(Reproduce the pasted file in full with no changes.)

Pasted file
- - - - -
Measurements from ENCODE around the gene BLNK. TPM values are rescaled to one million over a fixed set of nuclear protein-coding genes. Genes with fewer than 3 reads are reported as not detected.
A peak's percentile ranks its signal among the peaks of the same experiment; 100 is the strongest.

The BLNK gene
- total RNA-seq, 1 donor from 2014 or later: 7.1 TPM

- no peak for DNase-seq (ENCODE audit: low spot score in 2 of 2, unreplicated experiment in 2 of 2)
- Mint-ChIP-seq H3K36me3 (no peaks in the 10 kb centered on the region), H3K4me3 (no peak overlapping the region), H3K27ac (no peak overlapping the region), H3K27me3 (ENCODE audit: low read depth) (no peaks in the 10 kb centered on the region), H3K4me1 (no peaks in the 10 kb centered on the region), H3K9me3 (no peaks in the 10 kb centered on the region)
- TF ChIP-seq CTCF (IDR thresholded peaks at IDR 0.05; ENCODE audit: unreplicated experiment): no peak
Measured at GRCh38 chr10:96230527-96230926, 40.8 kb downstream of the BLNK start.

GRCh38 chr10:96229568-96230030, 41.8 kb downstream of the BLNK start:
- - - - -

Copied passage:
Measurements from ENCODE around the gene BLNK. TPM values are rescaled to one million over a fixed set of nuclear protein-coding genes. Genes with fewer than 3 reads are reported as not detected.
A peak's percentile ranks its signal among the peaks of the same experiment; 100 is the strongest.

The BLNK gene
- total RNA-seq, 1 donor from 2014 or later: 7.1 TPM

- no peak for DNase-seq (ENCODE audit: low spot score in 2 of 2, unreplicated experiment in 2 of 2)
- Mint-ChIP-seq H3K36me3 (no peaks in the 10 kb centered on the region), H3K4me3 (no peak overlapping the region), H3K27ac (no peak overlapping the region), H3K27me3 (ENCODE audit: low read depth) (no peaks in the 10 kb centered on the region), H3K4me1 (no peaks in the 10 kb centered on the region), H3K9me3 (no peaks in the 10 kb centered on the region)
- TF ChIP-seq CTCF (IDR thresholded peaks at IDR 0.05; ENCODE audit: unreplicated experiment): no peak
Measured at GRCh38 chr10:96230527-96230926, 40.8 kb downstream of the BLNK start.

GRCh38 chr10:96229568-96230030, 41.8 kb downstream of the BLNK start: